"The National Academy of Sciences is required to use the funds to advance scientific and technical understanding to improve the safety of offshore oil drilling, production and transportation in the Gulf of Mexico."
"Of course, the Court realizes that the fines and other penalties provided by the plea agreement can do nothing to restore the lives of the 11 men who were killed. But in the payment to the National Academy of Sciences, the agreement at least directs money towards preventing similar tragedies in the future. That the bulk of the payments to be made under the plea agreement are directed toward restoring the Gulf Coast and preventing future disasters, contributes to the reasonableness of the plea agreement."
AG Sessions says that "[u]nder the last Administration, the Department repeatedly required settling parties to pay settlement funds to third party community organizations that were not directly involved in the litigation or harmed by the defendant’s conduct. Pursuant to the Attorney General’s memorandum, this practice will immediately stop."
It remains to be seen what will get included and what will be omitted in future non-prosecution, deferred prosecution, and plea agreements. The actual memo is here.
Thursday, May 18, 2017
As I mentioned in a post a few weeks ago, the Second Global White Collar Crime Institute will be held in Sao Paulo, Brazil on June 7-8, 2017 at the Law Offices of Trench Rossi Watanabe. The program for the event is now available online. What was already shaping up to be a fascinating conference will now be even more interesting with news breaking overnight of another major Brazilian corruption scandal.
According to the New York Times, the Brazilian newspaper O Globo alleged overnight that a food company executive taped a conversation with Brazilian President Michel Temer in March that included discussions of "hush money" being paid to a jailed politician. According to the the New York Times, President Temer is also alleged to have told the food company executive to pay a lawmaker in relation to a dispute at a company facility. The President of Brazil issued a statement in response to the O Globo story denying the allegations, and the New York Times noted in its article that the paper had not yet independently confirmed the allegations.
According to The Rio Times, the food company executive in question, Joesley Batista, told federal prosecutors about the conversation as part of his cooperation pursuant to a plea bargain. Batista had been implicated in the Carwash corruption investigation in Brazil. After news of the allegations broke, lawmakers from several political parties called for an investigation. There were also calls for the President to resign. According to The Rio Times, PSB national president Carlos Siqueira told local media, "The resignation of the President has become an imperative not to aggravate the crisis further. The Temer government ended today."
This latest alleged scandal comes at a time when Brazil is still reeling from the fallout of the Petrobras scandal, a case that led to the downfall of former Brazilian President Dilma Rousseff. These latest developments will certainly be ones to watch as corruption allegations continue to plague the Brazilian government.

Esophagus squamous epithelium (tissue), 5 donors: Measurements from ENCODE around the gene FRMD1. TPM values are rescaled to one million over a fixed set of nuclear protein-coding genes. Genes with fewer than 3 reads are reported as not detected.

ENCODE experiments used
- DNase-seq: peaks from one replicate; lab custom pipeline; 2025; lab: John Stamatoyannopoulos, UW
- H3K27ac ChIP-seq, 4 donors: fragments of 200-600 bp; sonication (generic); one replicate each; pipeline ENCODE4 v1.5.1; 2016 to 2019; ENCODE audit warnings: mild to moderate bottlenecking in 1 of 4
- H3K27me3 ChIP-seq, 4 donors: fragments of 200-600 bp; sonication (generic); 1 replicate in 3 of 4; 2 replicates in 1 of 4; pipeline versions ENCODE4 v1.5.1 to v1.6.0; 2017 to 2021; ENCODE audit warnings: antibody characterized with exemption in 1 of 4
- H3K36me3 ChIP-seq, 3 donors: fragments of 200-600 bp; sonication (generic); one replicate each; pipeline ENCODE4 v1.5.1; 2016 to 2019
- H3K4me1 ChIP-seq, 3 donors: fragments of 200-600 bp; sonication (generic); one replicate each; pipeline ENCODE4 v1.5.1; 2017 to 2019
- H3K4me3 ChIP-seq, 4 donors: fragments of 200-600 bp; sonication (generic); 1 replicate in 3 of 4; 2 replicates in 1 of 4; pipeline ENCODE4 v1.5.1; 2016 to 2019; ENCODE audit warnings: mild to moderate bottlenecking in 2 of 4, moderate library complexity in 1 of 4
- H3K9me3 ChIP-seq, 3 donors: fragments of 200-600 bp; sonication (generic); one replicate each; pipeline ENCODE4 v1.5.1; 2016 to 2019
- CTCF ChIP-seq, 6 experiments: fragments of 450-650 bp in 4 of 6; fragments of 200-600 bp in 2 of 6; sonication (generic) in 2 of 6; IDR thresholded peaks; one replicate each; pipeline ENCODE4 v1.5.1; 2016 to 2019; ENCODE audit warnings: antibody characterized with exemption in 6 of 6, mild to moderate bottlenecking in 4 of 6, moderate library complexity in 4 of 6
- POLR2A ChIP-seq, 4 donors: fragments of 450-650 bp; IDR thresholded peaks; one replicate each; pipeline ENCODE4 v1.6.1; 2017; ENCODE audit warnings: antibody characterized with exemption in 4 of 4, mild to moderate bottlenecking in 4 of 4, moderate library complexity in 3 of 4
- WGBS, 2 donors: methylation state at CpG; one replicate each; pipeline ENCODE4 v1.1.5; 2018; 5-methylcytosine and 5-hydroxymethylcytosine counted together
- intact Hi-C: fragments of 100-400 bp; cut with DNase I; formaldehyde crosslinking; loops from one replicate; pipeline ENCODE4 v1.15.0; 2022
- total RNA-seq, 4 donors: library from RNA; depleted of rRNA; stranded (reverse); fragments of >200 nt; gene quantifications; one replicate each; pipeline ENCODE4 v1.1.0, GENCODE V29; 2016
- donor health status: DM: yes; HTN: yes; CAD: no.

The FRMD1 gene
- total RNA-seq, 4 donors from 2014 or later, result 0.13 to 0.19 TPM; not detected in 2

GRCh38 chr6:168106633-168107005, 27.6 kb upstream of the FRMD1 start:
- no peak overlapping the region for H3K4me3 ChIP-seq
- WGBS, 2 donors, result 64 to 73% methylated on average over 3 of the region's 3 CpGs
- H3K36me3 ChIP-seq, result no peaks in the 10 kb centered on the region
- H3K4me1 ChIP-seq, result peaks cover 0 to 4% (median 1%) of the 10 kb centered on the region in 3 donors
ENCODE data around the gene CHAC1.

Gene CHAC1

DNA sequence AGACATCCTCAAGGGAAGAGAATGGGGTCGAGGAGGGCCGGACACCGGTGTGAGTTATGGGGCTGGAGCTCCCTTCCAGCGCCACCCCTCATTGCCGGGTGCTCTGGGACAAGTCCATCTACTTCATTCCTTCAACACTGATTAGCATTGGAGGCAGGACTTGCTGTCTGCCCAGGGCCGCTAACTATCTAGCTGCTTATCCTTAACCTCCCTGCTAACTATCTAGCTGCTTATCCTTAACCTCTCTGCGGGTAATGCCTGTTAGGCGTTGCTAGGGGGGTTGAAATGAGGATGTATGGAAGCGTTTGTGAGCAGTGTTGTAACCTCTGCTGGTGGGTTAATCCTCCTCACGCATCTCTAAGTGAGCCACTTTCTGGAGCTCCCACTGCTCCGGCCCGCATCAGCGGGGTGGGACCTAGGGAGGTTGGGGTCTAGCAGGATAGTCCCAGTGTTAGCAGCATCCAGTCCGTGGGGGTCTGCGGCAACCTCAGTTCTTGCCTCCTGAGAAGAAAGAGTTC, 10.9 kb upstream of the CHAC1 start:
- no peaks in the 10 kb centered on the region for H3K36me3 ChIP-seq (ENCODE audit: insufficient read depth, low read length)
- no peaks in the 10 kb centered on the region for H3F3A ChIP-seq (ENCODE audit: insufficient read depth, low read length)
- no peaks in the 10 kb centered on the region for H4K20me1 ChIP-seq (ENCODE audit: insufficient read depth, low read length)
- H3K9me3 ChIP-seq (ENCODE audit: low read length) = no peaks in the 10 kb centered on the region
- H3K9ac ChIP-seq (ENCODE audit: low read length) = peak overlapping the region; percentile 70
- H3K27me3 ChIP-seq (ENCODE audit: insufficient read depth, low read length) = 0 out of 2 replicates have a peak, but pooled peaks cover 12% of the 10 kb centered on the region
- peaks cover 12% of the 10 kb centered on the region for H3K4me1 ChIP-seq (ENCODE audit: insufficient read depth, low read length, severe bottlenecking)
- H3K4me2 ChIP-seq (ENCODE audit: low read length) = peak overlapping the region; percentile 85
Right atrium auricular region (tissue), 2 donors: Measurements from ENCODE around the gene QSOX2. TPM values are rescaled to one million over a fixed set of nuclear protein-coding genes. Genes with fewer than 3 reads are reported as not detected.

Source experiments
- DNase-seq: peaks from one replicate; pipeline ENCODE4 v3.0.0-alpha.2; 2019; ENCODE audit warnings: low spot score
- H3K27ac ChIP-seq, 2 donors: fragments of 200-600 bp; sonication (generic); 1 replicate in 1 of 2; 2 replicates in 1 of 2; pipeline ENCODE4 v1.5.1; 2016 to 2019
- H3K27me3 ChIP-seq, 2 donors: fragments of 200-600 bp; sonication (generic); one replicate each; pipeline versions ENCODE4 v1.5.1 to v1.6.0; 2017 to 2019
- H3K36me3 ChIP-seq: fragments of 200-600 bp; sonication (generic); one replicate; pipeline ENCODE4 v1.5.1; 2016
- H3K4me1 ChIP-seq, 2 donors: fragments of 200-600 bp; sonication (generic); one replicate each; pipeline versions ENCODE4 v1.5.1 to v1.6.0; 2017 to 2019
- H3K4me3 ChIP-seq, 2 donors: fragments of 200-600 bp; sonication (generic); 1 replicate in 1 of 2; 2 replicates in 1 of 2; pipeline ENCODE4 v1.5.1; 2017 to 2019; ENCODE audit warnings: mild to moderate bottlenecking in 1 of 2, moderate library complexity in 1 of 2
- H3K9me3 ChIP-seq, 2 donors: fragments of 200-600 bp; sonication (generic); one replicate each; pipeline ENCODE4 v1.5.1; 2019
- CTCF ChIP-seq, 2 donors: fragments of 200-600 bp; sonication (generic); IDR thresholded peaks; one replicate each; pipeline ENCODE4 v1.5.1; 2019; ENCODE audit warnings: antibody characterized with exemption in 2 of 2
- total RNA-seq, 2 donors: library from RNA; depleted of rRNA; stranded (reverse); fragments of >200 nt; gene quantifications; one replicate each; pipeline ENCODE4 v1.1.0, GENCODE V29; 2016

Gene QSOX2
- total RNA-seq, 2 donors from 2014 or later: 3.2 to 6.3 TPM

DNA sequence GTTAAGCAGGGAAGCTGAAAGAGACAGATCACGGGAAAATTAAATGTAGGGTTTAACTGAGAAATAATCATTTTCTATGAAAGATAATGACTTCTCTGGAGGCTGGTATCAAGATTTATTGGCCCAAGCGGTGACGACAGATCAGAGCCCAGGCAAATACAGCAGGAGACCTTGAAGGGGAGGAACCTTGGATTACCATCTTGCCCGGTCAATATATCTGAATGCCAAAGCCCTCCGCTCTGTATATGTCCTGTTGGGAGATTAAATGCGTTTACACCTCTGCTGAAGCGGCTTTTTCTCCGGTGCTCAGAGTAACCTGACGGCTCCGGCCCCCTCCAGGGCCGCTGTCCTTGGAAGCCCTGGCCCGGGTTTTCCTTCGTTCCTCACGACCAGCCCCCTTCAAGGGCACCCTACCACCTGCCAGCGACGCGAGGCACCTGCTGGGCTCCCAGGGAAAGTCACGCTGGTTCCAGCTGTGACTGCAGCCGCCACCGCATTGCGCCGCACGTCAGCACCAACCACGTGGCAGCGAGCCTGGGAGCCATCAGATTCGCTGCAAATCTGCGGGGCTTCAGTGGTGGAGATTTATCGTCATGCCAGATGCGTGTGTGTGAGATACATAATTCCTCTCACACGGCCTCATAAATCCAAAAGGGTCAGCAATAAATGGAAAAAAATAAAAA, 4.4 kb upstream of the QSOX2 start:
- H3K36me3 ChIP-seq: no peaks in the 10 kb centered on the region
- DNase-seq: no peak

Co-blogger Sol Wisenberg (here) called for Rod Rosenstein to "Hunker down Rod. Your country needs you." There are many who feared that the appointment of a special counsel would not be as neutral as Deputy Attorney General Rod Rosenstein. The appointment of special counsel/prosecutor could also delay a current investigation - after all anyone new would have to get up to speed. But the DAG outdid himself here in appointing former FBI Director Robert S. Mueller III.
The real hero of the story still remains Deputy Attorney General Rod Rosenstein, and hopefully history will remember this.
Wednesday, March 8, 2017
This is the first time the ABA White Collar Crime Conference had a panel focused on "Due Process on Today's Campus: Handling IX Abuse and Harassment Cases." Moderating this conference was Marcos Hasbun. Panelists were Carolina Meta, Thomas C. Shanahan, and Hon. Nancy Gertner. Many may think this is outside the scope of white collar criminal matters, but attorneys in the white collar area are often involved in the internal investigations for schools and criminal defense counsel can be called on in representation of clients - both individuals accused and victims.
Hon. Nancy Gertner noted that this was initially regulation guidance that was not issued with notice and comment. It has had earth shattering consequences, as described by Hon Nancy Gertner. The preponderance of the evidence standard being used was noted. But unlike ordinary civil cases, you don't have discovery. The panel discussed the "Dear Colleague" letter. She also noted the mandated procedures is how it has played out. Thomas Shanahan discussed the parallel proceedings that can occur with law enforcement and the university disciplinary proceeding.